Leverage in China has soared to alarming levels, with overall debt swelling to more than twice the size of the economy at the end of last year, a leading government-backed think tank said.
The amount owed by governments, non-financial businesses and households climbed nearly 11 percentage points over the year to 228 per cent of GDP, or 154 trillion yuan (HK$179 trillion), the National Institution for Finance and Development (NIFD) said in a report on Thursday.
The institution is among the first government-backed bodies to acknowledge the huge debt pile, and many economists say the total is still underestimated.
The debt-to-GDP ratio in the United States was 233 per cent last year. According to 2015 third-quarter data from the Bank for International Settlements, emerging markets as a group had much lower levels of debt, at 175 per cent of GDP.
Economists at a forum hosted by the NIFD said China needed to rein in the “barbarous growth” of the debt and reverse the “poisonous” obsession with borrowing from banks, and also needed to clean up borrowing and lending among enterprises.
Estimates of China’s leverage ratio vary but there is consensus that the corporate sector, especially bloated state-owned enterprises, are the riskiest borrowers.
Data from the think tank showed the ratio for the non-financial corporate sector was 131 per cent, with nearly two-thirds of the corporate debt held by SOEs, which have made slower-than-expected progress on reform. “Deleveraging is the most urgent and most complicated issue in China,” senior World Bank economist Zhao Min said. “The debt crisis is not at the point of explosion but the risks are piling up.”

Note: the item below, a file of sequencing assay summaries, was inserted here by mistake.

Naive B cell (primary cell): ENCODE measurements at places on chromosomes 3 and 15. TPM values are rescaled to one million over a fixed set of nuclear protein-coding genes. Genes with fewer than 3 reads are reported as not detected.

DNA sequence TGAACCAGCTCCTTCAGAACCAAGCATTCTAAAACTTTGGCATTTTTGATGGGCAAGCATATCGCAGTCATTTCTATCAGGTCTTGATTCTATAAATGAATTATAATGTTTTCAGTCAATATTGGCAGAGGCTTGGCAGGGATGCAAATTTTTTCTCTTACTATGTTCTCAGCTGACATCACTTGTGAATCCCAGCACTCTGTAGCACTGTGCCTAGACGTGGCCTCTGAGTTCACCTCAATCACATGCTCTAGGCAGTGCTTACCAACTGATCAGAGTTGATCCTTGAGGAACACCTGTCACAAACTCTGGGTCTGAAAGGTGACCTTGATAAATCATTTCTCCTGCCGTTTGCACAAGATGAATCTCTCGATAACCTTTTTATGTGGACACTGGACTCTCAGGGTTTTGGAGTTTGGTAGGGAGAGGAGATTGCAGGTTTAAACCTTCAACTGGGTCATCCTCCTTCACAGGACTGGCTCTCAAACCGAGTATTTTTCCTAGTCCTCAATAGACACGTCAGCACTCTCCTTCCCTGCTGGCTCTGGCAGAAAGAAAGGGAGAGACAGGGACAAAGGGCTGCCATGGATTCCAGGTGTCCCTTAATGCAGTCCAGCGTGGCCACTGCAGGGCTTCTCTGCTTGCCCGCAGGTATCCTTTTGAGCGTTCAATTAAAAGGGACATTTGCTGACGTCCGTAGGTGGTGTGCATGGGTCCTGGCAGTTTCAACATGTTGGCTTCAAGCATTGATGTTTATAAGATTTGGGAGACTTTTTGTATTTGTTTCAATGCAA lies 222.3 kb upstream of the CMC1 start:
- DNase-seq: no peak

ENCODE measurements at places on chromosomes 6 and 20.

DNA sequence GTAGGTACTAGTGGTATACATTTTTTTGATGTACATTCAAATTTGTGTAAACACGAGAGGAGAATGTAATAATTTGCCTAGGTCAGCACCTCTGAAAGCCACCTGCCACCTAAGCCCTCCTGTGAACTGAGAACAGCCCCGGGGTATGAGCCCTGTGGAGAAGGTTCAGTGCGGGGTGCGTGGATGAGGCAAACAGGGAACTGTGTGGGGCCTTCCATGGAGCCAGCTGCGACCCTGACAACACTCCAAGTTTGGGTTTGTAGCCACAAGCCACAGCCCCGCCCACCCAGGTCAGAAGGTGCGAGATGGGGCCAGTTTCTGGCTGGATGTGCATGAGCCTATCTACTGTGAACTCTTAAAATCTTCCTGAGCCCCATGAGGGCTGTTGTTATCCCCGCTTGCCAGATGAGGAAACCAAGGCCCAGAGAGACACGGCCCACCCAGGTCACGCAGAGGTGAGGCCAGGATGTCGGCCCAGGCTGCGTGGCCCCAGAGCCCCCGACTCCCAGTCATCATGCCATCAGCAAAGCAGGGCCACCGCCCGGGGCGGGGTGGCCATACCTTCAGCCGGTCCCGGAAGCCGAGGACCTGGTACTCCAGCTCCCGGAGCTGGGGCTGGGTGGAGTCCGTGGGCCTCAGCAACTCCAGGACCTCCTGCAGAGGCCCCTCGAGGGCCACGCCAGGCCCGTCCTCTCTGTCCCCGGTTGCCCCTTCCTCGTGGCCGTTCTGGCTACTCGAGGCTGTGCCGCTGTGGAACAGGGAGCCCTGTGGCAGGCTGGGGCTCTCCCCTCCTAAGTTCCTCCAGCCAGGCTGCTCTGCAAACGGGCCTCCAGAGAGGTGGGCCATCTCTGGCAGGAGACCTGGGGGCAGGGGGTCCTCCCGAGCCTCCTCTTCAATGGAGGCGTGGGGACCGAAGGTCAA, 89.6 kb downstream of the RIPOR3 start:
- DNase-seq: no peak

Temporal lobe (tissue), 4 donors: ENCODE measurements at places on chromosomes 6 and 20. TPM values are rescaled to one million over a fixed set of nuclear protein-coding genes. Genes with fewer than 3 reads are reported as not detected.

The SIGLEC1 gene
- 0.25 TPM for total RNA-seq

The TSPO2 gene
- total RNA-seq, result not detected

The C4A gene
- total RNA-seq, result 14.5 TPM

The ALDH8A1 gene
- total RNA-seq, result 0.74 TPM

Yang Kaisheng, former president of the Industrial and Commercial Bank of China, said there was no need to be overly pessimistic. But he warned that banks held a large portion of corporate bonds that could carry risks given the lower corporate constraints on capital strength.
NIFD director Li Yang said there were six ways to stop the debt piling up but none was a quick fix. The remedies were: promoting economic growth, inducing inflation, offsetting bad debt with qualified assets, writing off debt, amassing assets and revaluating assets. “Given the downward pressure on the economy will persist over the long run, the overall leveraging ratio will continue to rise and we must be ready for a protracted war,” Li said.
The think tank said the corporate leverage ratio rose to 131.2 per cent at the end of last year from 124 per cent a year earlier.
NIFD researcher Chang Xin said that if complex internal corporate debt chains were taken into account, the overall corporate leverage ratio would rise to 184 per cent.
“Many enterprises borrowed to pay interest and everybody counts on banks to keep lending so everyone can live on,” NIFD division chief Zhang Xiaojing said. “It’s poison.”
Economists also said regulators should respect market rules, with last year’s government-backed bull stock run highlighting the dangers of favouring some sectors.